In line with best practice methodology, even if you have multiple copies of your data, storing all your backups in the same physical location as your production data is a bad idea. The offsite copy of your data allows you to introduce geographic diversity in your backup storage strategy.
With the availability of cloud, businesses today have more options for offsite copies of their data than ever before. Now, if a secondary physical location is unavailable for replicating or copying data, you can easily make use of cloud storage to use as an offsite backup location for storing business-critical backups.
Another point to consider, even though cloud storage is stored on disks in cloud data centers, the “media” is arguably a different media type and many consider it as so. Using cloud storage can allow great diversity in data location since you can literally choose an entirely different region where the data is stored.
In the simple diagram below, even if you lose data in both the Prod and DR locations due to a major natural disaster affecting a region, the cloud datacenter, in another region, still has a protected copy of your data.
Use Automatic Site-Recovery Functionality
A great way to increase the resiliency of an entire site is to use replication. Using replication, you can take an exact copy of your VMware virtual machine and create a replica of that virtual machine in an entirely different location such as a DR facility. This provides protection to your data and the virtual machines themselves. This is key in that it drastically reduces the amount of time it takes to recover access to your data.
After all, if you only have the data, but do not have any of the VMs up and running to answer requests for that data, your RTO is going to be extremely poor. With replication of VMware virtual machines, you are able to have “warm” copies of your production VMs located safely in a different facility. The warm virtual machines are ready to start servicing requests for your data in times of disaster affecting your main production site.
The process to switch from your production site virtual machines servicing requests to your DR facility doing so is called failover. During a failover, connectivity for business-critical applications is switched to the alternate copies of your VMs that have been replicated to your secondary/DR facility.
But wait. Don’t the VMs that were replicated from prod have their production-site IP addresses? Yes, they do. This is where automatic site-recovery functionality by your data protection solution comes into play. With backup solutions that have automatic site-recovery functionality built into the solution, replicated virtual machines have their IP addresses changed to the new DR subnet by way of automation. During the first boot of the VM during a failover event, the IP address is correctly changed so the VM can communicate on the new subnet.
Additionally, VMware vSphere port groups are correctly assigned that can properly service the replicated virtual machines in the new DR facility. Again, this can save a tremendous amount of time during failover from the production site to the DR site. Changing IP addresses and port groups of possibly dozens or hundreds of virtual machines would not be a quick process by hand. Look for data protection solutions that have this capability built into the solution.
Choose Your Data Protection Wisely
When looking at the best way to backup virtual machines, much depends on the backup solution you choose. Your backup solution creates the framework of features and capabilities that you can use when backing up your VMware vSphere VMs.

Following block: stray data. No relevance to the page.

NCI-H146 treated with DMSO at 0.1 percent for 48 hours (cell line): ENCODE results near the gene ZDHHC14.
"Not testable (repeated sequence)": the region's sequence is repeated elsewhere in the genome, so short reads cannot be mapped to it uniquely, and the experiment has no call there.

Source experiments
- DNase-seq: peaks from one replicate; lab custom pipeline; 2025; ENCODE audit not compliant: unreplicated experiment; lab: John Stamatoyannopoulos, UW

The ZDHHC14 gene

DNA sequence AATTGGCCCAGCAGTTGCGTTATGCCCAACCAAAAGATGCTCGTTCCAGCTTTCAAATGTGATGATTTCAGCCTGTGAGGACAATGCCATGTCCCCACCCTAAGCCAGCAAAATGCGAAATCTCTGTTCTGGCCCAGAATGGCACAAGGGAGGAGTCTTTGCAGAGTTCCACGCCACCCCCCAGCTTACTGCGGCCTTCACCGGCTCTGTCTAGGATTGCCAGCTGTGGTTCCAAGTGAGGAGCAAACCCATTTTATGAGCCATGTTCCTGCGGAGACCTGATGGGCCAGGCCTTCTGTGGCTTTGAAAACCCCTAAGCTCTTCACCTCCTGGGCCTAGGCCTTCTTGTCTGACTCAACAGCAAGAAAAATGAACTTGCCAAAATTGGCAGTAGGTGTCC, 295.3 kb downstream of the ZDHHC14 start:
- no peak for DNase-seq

Making a poor choice in your backup solution will certainly bring about limitations in your effectiveness in protecting your VMware vSphere environment. Choose a backup solution that will allow you to create image-level backups, application-aware backups/log truncation, use Changed-Block Tracking, encrypted backups, automatic backup verification, offsite copies, and automatic site-recovery functionality.
Having these core features will allow you to effectively protect your business-critical data in your VMware vSphere environment and meet the RPO and RTO objectives that have been defined and shaped by the needs of your business and customers.
Vembu BDR Suite – Powerful VMware vSphere Backups
Vembu BDR Suite allows you to meet all the objectives mentioned as the best way to backup VMware vSphere, it also does even more. It allows you to effectively protect your VMware vSphere virtual machines effectively and affordably.
Using the VembuHIVE file system, Vembu provides an extremely efficient, secure, compliant, scalable, and resilient way to store your backup data. In addition, no other backup vendor provides instant transition of your data easily between different virtual disk formats giving you the flexibility to transition your data between multiple hypervisors, including vSphere.
Vembu BDR Suite features include:
- The latest vSphere support
- Changed Block Tracking
- VMware Hot-Add and SAN transport mode
- Application-aware backups
- Compression and encryption
- Instant file recovery
- Vembu Universal Recovery
- Quick VM Recovery
- Automated Backup verification
- Offsite copies to your DR or the Vembu Cloud
With these and other features, Vembu represents a top-notch solution for backing up your VMware vSphere environment with ease of use and robust features.
Despite the great features offered by VMware vSphere’s ESXi hypervisor, you still want to protect your data at all costs. This includes giving due attention to features and functionality in your data protection solution to allow adhering to the best way to backup VMware vSphere.
This includes image-level backups, application-aware backups, encrypted backups, and backup verification, just to name a few. Vembu BDR Suite provides you with great options to protect your data end-to-end. This includes efficient backups, replication, offsite copies, and instant flexibility to access your disks in a number of different hypervisor formats.
Be sure and download a fully-functional free trial version of Vembu BDR Suite here.